Why do we study Design Technology ? 

The design and technology curriculum is written to develop our students’ creativity, imagination and develop long lasting practical skills. Students get the opportunity to work on various projects, using a range of materials and equipment to design and make products that often link to real life situations and encourage students to use their problem solving skills. Students are able to experience first hand the relevance of good planning and designing to help them realise successful practical outcomes, whilst continuously reviewing their work to enable them to further progress.    

Design & Technology also offers opportunities for students to develop self-knowledge: they build skills in evaluating themselves and target setting; they develop an understanding of their role and place within the wider world and they explore their role as learners. 


The curriculum has been designed to develop an interest and enjoyment in investigating a range of  techniques, through practical activity to develop greater independence in their learning. 

It is designed to encourage students’  self-awareness and fulfilment in the creation of products and to  develop self-knowledge as learners through practical design activities. 


The Design and Technology curriculum has been formulated to allow students to: develop a curiosity, and confidence in investigating a variety of processes and techniques through practical exploration to become independent learners; have an awareness and appreciation of the technological developments in the world around us and investigating how and where we could use these in development of our own practical tasks; identify and solve problems, undertake research, organise and sustain independent practical work to completion developing a sense of achievement, , producers and consumers, and as thinking and feeling young people with the developing ability to take responsibility for the direction of their learning through the adoption of effective working practices in a vocational context. 


In line with national curriculum guidelines pupils should be taught how to cook and apply the principles of nutrition and healthy eating. Instilling a love of cooking in pupils will also open a door to one of the great expressions of human creativity. Learning how to cook is a crucial life skill that enables pupils to feed themselves and others affordably and well, now and in later life. 

The pupils will be taught the following key topics: 

  • Understand and apply the principles of nutrition and health  
  • Cook a repertoire of predominantly savoury dishes so that they are able to feed themselves and others a healthy and varied diet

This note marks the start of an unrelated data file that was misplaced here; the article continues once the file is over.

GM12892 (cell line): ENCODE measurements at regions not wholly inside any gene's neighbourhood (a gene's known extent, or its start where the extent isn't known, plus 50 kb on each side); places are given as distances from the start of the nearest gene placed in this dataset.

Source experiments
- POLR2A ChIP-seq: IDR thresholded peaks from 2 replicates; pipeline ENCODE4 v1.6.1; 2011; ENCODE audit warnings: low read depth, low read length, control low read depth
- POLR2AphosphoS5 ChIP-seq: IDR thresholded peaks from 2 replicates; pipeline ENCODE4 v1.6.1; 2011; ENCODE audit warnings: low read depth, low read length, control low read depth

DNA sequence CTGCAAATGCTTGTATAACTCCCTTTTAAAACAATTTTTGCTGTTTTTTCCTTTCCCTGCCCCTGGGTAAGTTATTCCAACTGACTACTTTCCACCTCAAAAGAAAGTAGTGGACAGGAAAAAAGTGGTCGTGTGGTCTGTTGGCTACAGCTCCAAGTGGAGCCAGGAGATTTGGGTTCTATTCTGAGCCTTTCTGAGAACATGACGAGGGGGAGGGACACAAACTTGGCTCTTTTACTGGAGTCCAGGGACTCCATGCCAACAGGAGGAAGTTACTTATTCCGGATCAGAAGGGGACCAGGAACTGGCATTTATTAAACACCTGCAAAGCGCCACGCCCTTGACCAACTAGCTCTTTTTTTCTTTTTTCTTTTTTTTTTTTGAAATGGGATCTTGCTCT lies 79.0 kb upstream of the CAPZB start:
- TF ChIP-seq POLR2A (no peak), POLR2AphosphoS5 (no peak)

• Become competent in a range of cooking techniques (for example, selecting and preparing ingredients; using utensils and electrical equipment; applying heat in different ways; using awareness of taste, texture and smell to decide how to season dishes and combine ingredients; adapting and using their own recipes). 
  • Understand the source, seasonality and characteristics of a broad range of ingredients. 


Students will study the following 3 topics both through projects that incorporate both practical and theoretical learning experiences:  

  • Core technical principles 
  • Specialist technical principles 
  • Designing and making principles

This will prepare them for both the NEA coursework (worth 50% of the final GCSE grade) and the written exam, (also worth 50% of the final grade).    


GCSE Food Preparation and Nutrition equips learners with the knowledge, understanding and skills required to cook and apply the principles of food science, nutrition and healthy eating. It encourages learners to cook, enables them to make informed decisions about food and nutrition and allows them to acquire knowledge in order to be able to feed themselves and others affordably and nutritiously, now and later in life. 

The pupils will be taught the following key topics: 

  • Be able to demonstrate effective and safe cooking skills by planning, preparing and cooking a variety of food commodities whilst using different cooking techniques and equipment.  
  • Develop knowledge and understanding of the functional properties and chemical characteristics of food as well as a sound knowledge of the nutritional content of food and drinks.  
  • Understand the relationship between diet, nutrition and health, including the physiological and psychological effects of poor diet and health.  
  • Understand the economic, environmental, ethical and socio-cultural influences on food availability, production processes, diet and health choices.  
  • Demonstrate knowledge and understanding of functional and nutritional properties, sensory qualities and microbiological food safety considerations when preparing, processing, storing, cooking and serving food. 
  • Understand and explore a range of ingredients and processes from different culinary traditions (traditional British and international) to inspire new ideas or modify existing recipes.